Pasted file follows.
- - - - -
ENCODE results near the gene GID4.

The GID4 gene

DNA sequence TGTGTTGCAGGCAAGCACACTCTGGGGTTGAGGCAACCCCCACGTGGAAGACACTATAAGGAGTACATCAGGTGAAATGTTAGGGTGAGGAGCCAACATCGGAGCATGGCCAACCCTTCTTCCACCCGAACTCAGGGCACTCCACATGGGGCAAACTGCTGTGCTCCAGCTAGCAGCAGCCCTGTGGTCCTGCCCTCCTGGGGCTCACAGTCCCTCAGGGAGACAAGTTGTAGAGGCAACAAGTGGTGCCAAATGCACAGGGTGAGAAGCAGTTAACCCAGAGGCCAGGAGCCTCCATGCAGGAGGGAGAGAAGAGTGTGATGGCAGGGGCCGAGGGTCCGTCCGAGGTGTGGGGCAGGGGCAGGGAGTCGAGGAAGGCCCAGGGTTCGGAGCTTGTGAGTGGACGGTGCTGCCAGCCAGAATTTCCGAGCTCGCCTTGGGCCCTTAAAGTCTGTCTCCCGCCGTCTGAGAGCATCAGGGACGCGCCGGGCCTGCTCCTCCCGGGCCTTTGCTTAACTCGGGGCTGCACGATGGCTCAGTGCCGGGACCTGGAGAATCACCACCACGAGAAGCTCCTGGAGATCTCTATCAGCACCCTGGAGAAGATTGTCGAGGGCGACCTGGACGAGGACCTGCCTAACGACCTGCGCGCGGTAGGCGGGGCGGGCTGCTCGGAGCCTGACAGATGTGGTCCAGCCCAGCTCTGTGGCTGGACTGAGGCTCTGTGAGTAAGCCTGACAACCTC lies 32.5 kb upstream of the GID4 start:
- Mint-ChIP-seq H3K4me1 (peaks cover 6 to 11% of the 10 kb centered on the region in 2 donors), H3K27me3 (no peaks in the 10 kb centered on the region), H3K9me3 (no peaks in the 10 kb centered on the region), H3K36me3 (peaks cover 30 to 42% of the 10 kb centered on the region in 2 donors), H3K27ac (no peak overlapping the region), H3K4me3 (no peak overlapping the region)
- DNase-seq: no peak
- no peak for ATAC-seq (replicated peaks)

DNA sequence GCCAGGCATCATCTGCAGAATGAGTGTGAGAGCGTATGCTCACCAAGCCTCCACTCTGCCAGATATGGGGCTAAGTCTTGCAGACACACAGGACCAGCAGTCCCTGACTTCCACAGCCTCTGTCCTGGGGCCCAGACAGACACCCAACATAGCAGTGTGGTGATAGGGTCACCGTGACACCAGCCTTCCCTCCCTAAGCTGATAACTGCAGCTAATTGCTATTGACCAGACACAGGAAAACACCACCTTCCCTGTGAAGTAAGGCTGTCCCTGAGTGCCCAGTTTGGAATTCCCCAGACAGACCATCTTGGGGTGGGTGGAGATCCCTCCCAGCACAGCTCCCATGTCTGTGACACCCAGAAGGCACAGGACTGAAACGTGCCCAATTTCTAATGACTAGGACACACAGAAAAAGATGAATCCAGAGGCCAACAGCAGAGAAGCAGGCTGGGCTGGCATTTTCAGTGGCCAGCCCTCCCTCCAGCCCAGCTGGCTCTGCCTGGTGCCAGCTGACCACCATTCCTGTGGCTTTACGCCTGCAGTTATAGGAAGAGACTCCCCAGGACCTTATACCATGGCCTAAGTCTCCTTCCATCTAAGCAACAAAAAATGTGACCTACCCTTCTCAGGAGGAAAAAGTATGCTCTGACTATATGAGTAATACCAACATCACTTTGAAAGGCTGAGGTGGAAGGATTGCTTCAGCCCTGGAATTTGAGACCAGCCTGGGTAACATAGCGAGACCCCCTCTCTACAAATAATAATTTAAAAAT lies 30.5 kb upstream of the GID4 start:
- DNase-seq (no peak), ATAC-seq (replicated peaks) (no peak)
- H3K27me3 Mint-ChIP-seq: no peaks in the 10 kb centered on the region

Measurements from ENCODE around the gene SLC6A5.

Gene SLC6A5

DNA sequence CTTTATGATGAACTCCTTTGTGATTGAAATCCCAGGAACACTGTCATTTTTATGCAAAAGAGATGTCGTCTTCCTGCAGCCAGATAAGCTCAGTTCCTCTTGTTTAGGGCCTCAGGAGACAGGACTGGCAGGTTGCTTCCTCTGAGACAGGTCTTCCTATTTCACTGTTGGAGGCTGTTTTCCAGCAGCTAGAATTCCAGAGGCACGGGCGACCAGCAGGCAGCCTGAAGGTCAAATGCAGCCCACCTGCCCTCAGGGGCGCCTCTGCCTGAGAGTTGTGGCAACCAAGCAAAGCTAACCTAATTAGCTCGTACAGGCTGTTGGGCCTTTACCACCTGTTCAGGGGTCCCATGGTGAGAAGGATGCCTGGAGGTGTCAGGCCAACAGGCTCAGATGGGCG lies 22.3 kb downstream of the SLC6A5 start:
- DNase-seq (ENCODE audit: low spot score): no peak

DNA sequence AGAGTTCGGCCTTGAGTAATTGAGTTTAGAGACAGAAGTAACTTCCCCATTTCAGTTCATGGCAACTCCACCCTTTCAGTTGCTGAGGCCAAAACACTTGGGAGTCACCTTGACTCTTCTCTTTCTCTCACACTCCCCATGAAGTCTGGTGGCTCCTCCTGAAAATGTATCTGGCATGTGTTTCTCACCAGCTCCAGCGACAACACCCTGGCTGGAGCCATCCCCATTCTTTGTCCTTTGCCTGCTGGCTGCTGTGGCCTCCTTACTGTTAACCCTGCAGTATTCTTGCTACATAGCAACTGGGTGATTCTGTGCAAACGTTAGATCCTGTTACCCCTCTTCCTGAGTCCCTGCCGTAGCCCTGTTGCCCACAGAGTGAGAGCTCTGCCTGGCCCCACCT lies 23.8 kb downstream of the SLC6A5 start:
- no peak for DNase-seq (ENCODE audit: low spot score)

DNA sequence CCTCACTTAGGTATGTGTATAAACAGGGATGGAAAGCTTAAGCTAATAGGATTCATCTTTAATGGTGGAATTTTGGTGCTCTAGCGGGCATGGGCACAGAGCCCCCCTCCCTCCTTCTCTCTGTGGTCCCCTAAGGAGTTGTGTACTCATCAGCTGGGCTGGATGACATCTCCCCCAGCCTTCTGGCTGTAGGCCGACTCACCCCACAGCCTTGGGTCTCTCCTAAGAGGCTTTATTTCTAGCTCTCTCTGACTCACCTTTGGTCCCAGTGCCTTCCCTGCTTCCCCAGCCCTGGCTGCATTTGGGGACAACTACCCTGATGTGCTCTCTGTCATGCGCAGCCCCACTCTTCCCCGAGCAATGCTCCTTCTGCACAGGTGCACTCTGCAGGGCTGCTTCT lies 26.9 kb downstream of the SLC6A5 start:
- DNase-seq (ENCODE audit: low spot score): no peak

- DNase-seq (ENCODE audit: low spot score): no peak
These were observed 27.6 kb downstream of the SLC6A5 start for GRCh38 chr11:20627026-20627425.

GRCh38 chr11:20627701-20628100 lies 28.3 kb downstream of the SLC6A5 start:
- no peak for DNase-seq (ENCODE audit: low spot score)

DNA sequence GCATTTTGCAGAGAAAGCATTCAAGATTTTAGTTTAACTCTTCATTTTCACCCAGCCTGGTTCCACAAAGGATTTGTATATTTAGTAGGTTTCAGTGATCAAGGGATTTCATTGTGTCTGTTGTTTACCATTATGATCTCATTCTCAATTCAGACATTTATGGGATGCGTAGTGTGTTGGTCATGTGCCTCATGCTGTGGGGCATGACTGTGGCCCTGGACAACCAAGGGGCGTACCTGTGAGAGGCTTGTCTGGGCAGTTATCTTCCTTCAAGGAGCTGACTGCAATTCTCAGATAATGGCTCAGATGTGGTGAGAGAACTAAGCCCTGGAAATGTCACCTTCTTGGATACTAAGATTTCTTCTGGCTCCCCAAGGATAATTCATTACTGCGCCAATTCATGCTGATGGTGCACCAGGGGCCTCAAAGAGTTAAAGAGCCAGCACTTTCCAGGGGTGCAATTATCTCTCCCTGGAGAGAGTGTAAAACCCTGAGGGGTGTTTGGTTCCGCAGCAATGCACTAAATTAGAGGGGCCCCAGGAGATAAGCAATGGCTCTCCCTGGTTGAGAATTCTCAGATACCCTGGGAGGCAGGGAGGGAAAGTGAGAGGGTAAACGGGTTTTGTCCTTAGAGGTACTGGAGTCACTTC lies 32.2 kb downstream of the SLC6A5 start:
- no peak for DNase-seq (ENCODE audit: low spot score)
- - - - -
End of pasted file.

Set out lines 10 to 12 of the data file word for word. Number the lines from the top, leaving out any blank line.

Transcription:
Measurements from ENCODE around the gene SLC6A5.

Gene SLC6A5

DNA sequence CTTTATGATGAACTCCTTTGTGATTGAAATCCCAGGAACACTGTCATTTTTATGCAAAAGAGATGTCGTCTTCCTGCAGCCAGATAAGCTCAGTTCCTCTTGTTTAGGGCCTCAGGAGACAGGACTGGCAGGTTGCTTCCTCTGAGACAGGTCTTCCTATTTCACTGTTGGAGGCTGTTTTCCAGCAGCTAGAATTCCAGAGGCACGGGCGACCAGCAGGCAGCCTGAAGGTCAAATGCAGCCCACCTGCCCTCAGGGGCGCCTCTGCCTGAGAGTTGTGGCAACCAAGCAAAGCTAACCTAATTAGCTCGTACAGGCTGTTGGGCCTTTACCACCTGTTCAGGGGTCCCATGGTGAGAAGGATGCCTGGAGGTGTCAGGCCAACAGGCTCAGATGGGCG lies 22.3 kb downstream of the SLC6A5 start: